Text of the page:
After loss, your capacity for love grows

I would have never thought this was possible. Especially in the early days. when my heart hurt so much I thought I would implode. But when people came by the house, helped me plan the service, helped me pack and move when I could barely put one foot in front of the other, I felt it then. That bloom in the chest like I had not experienced before.

It literally feels like my heart swells up.

I have always been an empathetic person. But now? It’s like it’s taken over me. Maybe because Charles was an empath. Maybe it’s just a byproduct of devastating loss.

When I hear a story, I literally feel it. In my case, I stop short of actually absorbing it as Charles did. As those who suffer from depression often do. I have to have boundaries to do the work I do. Otherwise it would drag me underwater.

I think for some who haven’t dealt with their grief, feeling this new depth of love might be illusive.  You can’t deny grief and find it.

This depth of love is the gift of the healing process. It’s the gift your loved one left behind for you. Please pay it forward in their memory.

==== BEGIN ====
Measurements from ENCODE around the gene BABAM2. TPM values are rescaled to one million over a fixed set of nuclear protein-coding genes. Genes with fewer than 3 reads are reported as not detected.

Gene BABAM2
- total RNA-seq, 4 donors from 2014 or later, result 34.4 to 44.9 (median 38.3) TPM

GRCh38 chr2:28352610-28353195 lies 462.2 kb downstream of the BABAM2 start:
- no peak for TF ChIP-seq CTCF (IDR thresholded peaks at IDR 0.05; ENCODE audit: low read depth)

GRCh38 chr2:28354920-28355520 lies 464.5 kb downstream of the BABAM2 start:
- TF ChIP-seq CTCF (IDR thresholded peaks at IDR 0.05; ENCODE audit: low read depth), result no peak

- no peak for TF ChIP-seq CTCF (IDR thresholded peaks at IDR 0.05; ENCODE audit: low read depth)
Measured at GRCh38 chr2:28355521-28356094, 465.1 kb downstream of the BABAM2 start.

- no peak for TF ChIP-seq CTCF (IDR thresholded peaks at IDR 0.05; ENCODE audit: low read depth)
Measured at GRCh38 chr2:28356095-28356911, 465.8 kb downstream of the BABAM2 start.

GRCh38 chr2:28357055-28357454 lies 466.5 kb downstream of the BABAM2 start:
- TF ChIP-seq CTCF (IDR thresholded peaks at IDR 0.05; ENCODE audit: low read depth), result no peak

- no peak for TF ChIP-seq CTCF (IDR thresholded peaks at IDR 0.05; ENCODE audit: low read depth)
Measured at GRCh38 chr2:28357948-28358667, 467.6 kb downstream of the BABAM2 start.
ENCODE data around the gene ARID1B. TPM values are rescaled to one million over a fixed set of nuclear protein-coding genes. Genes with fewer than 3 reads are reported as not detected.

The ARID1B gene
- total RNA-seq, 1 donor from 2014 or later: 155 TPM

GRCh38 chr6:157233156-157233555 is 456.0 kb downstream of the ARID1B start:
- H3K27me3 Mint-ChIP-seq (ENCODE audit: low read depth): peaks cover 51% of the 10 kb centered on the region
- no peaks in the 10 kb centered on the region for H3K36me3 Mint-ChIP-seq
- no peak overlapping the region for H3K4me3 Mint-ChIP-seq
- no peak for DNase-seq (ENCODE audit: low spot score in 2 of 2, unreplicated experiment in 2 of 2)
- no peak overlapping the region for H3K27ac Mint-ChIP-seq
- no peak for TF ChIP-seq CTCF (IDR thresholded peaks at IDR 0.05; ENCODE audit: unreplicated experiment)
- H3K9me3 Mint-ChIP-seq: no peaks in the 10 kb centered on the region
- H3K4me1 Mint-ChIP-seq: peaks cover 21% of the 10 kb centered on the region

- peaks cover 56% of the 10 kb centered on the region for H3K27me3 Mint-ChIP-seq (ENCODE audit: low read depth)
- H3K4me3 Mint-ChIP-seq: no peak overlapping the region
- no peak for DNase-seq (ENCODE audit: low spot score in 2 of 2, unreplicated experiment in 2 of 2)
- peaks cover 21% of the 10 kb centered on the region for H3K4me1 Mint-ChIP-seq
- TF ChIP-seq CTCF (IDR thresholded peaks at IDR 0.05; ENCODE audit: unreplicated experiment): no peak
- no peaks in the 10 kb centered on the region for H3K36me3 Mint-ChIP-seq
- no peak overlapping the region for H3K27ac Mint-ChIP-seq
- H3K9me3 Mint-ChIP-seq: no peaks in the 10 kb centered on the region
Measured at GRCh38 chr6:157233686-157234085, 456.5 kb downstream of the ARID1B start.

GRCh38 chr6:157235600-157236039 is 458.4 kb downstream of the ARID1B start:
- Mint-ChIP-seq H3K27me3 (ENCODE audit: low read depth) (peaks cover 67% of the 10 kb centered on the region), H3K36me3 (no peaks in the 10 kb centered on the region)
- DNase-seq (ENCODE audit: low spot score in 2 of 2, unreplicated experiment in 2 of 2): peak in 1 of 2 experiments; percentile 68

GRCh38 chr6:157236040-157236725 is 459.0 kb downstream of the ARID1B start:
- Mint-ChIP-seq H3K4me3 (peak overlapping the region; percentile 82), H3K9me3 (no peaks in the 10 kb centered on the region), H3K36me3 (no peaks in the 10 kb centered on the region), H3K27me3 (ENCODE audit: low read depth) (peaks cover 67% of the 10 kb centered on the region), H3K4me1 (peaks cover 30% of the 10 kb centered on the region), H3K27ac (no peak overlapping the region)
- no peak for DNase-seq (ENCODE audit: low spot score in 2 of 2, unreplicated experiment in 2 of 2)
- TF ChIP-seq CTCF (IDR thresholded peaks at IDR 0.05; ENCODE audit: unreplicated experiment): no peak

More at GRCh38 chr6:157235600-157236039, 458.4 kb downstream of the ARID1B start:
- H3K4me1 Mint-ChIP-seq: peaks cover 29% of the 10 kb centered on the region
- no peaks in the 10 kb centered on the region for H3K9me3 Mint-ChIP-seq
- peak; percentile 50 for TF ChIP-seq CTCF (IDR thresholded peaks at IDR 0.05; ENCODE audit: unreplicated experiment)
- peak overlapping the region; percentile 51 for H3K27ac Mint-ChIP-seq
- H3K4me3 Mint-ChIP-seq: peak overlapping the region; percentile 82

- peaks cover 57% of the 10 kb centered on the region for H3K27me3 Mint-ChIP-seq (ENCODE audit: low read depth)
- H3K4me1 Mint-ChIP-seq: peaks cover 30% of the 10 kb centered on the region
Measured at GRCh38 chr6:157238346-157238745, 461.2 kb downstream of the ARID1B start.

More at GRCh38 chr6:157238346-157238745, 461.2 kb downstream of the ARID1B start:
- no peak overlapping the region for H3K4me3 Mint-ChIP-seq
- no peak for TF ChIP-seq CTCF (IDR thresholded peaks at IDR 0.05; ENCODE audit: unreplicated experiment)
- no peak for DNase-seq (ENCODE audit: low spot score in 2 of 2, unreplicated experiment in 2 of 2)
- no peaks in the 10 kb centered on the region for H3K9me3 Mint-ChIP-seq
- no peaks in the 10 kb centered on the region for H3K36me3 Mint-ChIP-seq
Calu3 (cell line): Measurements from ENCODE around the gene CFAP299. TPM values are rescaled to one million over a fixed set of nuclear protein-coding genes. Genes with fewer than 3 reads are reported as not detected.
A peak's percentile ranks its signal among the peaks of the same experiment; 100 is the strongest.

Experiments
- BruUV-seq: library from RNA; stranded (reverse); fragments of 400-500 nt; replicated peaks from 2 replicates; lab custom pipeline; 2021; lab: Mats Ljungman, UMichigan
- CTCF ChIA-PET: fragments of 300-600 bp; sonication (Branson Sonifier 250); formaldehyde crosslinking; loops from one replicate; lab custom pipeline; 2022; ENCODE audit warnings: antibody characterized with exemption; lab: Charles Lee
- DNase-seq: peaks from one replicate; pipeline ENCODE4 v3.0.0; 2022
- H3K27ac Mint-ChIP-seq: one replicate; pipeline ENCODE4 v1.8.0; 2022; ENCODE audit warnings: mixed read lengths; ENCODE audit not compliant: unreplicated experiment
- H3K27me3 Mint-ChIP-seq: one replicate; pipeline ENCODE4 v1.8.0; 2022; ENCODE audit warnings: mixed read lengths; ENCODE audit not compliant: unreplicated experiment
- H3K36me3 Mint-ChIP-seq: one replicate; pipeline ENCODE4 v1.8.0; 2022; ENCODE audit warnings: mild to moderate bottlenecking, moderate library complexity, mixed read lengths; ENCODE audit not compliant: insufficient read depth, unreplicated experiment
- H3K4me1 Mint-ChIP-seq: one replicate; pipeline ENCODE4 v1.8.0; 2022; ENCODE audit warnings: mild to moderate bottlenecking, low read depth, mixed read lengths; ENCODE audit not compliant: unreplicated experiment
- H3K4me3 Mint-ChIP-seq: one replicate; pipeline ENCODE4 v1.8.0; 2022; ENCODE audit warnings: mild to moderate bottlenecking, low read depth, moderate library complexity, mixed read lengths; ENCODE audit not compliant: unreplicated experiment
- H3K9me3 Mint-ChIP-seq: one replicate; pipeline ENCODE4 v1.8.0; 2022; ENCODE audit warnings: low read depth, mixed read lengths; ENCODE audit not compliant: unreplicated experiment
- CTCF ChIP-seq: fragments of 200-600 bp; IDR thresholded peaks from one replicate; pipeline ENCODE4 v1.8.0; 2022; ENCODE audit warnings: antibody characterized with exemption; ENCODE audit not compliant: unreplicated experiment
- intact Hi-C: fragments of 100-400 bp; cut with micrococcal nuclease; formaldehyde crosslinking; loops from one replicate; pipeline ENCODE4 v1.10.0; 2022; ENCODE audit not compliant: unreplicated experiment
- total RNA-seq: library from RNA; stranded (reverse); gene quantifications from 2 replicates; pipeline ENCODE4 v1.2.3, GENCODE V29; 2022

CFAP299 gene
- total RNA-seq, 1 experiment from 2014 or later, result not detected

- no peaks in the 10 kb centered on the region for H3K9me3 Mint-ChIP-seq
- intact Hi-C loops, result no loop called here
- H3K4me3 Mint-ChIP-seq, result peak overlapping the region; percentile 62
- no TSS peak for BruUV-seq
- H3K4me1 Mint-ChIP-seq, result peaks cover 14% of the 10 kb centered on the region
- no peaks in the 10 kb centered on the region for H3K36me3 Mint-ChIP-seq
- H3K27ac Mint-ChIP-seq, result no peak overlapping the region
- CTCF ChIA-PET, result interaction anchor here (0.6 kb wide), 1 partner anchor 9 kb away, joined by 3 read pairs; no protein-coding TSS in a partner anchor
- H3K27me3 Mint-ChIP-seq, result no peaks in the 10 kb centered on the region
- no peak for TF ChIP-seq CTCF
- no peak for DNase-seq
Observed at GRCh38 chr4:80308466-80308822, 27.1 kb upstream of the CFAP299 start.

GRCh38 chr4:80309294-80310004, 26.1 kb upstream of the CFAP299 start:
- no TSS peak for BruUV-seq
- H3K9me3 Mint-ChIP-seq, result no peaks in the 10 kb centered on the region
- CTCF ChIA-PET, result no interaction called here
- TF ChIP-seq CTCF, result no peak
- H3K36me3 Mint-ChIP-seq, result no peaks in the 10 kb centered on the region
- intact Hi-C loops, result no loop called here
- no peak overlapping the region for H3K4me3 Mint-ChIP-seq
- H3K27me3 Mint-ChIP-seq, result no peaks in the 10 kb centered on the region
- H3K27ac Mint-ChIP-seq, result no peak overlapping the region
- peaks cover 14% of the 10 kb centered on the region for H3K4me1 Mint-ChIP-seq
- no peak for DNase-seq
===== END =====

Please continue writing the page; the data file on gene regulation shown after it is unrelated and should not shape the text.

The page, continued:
Judge less

Published by

AnneMoss Rogers

AnneMoss Rogers is a mental health and suicide education expert, mental health speaker, suicide prevention trainer and consultant. She is author of the Book, Diary of a Broken Mind and co-author of Emotionally Naked: A Teacher's Guide to Preventing Suicide and Recognizing Students at Risk with Kim O'Brien PhD, LICSW. She raised two boys, Richard and Charles, and lost her younger son, Charles to addiction and suicide on June 5, 2015. She is a motivational speaker who empowers by educating and provides life saving strategies and emotionally healthy coping skills. As talented and funny as Charles was, letting other people know they matter was his greatest gift. And now that's the legacy she carries forward in her son's memory. Mental Health Speakers Website.

2 thoughts on “After loss, your capacity for love grows”

  1. I had to find a new purpose for living after my son, Ray, died at the age of 39. I explored many options; one of the ones I settled on was becoming a hospice volunteer. It is so incredibly humbling to have perfect strangers be so grateful for the little bit of time I give them. They often have dementia but they know I’m a new friend and thank me for coming. It’s all hard work, but I do it in Ray’s memory–because I know he would be proud of me and he loved older people. 🙂

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